Lindhardt continued, “that's the main benefit. Obviously, we also see a reduction in surgery time overall. When we move tissue from one place of the body to another place, and reconnect the blood supply, the shorter amount of time that the tissue is without blood, the better for healing and final outcomes. With the use of cutting guides, everything is identified in minutes.”

Lindhardt has seen repeated examples of risky cases the hospital felt confident taking on, due to their ability to print patient-specific cutting guides with BioMed Clear Resins. He said that, “the patient may have been offered surgery anyway, but now we can just carry out the surgery, in a much better position. Actually, I'm currently working with a child, he’s 14 years old, and he broke his forearm, and it has stopped growing. I'm unsure that the patient would have been offered surgery simply because the surgeons would be hesitant as they risk doing more harm than good. But with patient-specific 3D printed guides, the surgeons have a higher chance of actually aligning things the way they intend to.”

Johan Blomlof, Associate professor, Consultant Craniomaxillofacial Surgeon, said that, “during the past five years, we haven’t had to redo surgery on any children when using this [3D printed guides] method.”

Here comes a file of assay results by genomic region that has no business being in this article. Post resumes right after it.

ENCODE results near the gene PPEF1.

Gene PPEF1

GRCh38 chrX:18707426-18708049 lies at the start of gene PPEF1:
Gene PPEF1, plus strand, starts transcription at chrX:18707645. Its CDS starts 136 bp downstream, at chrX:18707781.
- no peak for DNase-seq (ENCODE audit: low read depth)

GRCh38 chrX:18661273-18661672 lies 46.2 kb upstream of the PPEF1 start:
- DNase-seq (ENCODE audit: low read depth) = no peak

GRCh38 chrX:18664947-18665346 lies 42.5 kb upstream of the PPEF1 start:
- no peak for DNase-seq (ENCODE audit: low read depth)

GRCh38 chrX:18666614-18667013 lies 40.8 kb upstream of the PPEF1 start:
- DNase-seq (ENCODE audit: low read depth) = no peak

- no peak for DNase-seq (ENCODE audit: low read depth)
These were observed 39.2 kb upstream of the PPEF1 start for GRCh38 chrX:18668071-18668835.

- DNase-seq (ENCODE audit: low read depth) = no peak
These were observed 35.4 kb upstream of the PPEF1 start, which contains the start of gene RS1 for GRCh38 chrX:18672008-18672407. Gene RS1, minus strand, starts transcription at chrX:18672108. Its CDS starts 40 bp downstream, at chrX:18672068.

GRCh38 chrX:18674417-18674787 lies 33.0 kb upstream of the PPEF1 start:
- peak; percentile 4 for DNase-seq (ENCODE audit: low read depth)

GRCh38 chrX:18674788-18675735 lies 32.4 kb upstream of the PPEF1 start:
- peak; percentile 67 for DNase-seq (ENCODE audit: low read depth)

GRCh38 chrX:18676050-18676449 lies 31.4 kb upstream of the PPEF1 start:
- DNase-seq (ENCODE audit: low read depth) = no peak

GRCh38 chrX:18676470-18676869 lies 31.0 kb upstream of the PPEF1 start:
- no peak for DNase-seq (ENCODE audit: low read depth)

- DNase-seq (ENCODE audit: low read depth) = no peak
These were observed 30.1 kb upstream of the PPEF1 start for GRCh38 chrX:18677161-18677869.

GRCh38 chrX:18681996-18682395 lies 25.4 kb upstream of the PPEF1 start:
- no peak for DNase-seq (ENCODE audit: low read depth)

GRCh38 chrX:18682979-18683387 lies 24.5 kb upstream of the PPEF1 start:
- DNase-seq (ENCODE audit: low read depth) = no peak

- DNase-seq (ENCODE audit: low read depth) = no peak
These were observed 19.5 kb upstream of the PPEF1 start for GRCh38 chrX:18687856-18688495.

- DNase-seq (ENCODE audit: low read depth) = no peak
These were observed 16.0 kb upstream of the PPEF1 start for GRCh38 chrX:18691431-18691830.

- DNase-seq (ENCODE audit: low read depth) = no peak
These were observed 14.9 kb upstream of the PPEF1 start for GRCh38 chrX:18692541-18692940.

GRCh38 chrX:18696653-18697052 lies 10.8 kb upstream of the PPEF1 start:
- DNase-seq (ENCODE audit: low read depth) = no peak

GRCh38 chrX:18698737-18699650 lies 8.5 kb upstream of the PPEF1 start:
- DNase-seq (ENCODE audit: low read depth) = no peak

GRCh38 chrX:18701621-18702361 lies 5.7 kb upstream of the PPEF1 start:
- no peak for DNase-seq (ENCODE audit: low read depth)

Looking to Learn More About Medical 3D Printing?

Various 3D printed medical parts laid out with a blue background

Lindhardt and the team at Aarhus University Hospital have established themselves as a leader in the point-of-care use of 3D printing to bring innovation and consistency to the surgical room.

Hospitals around the world are experiencing a major uptick in the adoption of 3D printing in just the past few years. Many, like Aarhus University Hospital, are starting with teams of one or two before expanding 3D printing to be a hospital-wide service to reduce surgery times, increase patient outcomes, and more. “We are constantly seeking to explore and develop 3D printing and 3D technologies in the healthcare system,” Lindhardt said.

To learn more about how 3D printing can be used for medical applications and hospitals, visit our medical page. Or, reach out now to talk to a Formlabs medical specialist.